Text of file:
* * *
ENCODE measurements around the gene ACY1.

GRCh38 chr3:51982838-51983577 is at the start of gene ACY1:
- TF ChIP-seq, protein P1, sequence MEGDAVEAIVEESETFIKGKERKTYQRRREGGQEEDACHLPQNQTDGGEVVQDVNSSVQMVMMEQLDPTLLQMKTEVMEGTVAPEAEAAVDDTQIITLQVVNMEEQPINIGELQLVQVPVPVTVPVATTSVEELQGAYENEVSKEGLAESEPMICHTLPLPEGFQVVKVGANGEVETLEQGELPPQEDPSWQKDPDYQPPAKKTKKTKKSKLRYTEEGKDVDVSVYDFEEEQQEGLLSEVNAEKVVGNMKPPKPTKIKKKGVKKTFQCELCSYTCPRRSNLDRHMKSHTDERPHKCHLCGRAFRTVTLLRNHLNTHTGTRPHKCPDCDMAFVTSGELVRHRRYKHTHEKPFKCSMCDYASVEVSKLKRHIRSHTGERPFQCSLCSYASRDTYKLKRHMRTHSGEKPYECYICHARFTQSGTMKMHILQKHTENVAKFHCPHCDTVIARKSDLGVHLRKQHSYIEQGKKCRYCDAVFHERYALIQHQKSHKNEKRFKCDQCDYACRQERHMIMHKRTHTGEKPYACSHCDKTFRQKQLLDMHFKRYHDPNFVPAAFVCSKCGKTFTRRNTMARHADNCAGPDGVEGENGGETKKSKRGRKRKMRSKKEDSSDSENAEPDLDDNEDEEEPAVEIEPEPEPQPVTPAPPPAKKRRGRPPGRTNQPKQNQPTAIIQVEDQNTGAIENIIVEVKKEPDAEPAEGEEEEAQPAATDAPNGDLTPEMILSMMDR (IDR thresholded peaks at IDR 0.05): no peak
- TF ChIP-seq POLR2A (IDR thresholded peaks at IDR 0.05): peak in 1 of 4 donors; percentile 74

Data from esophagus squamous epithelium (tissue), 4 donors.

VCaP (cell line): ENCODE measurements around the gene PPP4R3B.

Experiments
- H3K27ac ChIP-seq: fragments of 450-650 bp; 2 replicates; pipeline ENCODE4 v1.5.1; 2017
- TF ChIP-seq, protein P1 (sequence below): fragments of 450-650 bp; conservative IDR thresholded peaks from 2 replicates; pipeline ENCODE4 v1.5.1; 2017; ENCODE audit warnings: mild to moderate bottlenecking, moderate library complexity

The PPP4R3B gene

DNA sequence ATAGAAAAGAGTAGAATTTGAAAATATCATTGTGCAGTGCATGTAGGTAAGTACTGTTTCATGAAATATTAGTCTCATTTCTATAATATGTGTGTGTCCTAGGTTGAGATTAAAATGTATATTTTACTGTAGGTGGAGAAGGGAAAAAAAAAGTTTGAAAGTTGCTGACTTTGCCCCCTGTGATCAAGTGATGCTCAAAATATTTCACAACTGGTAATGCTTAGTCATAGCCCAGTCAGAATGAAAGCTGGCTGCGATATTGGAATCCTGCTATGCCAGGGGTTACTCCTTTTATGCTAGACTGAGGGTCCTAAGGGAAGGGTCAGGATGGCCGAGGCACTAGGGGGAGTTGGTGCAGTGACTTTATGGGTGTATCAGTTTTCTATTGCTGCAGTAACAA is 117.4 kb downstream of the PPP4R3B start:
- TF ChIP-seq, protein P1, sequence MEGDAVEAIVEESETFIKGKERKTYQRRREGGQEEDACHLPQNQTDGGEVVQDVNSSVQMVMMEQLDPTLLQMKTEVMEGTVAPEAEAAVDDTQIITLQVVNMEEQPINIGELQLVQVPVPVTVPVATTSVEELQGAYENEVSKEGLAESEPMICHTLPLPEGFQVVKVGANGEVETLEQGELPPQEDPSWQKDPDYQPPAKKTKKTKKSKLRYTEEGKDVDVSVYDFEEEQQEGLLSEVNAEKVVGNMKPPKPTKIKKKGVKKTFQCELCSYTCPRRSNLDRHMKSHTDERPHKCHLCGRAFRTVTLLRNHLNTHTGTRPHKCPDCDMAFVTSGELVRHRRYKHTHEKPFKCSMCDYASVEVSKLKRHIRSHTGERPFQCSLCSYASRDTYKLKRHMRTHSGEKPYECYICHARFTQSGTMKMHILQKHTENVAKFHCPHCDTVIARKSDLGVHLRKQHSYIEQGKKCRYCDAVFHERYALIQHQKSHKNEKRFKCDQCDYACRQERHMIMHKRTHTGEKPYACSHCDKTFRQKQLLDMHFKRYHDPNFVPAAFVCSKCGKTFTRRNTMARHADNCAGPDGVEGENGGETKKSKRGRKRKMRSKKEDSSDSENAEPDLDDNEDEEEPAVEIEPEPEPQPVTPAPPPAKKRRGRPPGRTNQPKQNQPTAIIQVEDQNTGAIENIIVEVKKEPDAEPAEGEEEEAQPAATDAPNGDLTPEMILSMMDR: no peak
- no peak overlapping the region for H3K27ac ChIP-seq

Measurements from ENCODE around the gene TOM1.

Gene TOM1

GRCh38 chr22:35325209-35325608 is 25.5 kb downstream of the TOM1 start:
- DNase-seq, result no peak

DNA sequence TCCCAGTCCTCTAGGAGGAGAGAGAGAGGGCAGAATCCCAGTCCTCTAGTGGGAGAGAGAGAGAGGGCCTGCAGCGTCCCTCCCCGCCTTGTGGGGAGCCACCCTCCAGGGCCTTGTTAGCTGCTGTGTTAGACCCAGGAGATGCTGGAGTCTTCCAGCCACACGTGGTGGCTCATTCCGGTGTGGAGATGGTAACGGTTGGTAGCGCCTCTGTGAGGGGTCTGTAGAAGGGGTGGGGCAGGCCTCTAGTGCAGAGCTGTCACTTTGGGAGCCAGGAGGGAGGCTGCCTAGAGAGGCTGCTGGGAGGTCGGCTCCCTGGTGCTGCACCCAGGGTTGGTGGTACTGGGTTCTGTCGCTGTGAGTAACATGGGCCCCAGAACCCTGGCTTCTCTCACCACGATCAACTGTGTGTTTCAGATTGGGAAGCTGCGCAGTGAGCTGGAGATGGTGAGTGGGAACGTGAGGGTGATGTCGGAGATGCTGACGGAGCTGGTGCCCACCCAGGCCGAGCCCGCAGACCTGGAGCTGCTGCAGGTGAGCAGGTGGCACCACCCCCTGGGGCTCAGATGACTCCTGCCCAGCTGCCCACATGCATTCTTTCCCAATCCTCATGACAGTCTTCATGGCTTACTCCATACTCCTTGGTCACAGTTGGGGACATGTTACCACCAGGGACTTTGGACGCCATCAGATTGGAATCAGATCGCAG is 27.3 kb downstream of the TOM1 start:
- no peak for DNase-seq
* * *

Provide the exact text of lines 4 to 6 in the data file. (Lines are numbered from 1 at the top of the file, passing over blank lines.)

- TF ChIP-seq POLR2A (IDR thresholded peaks at IDR 0.05): peak in 1 of 4 donors; percentile 74

Data from esophagus squamous epithelium (tissue), 4 donors.

VCaP (cell line): ENCODE measurements around the gene PPP4R3B.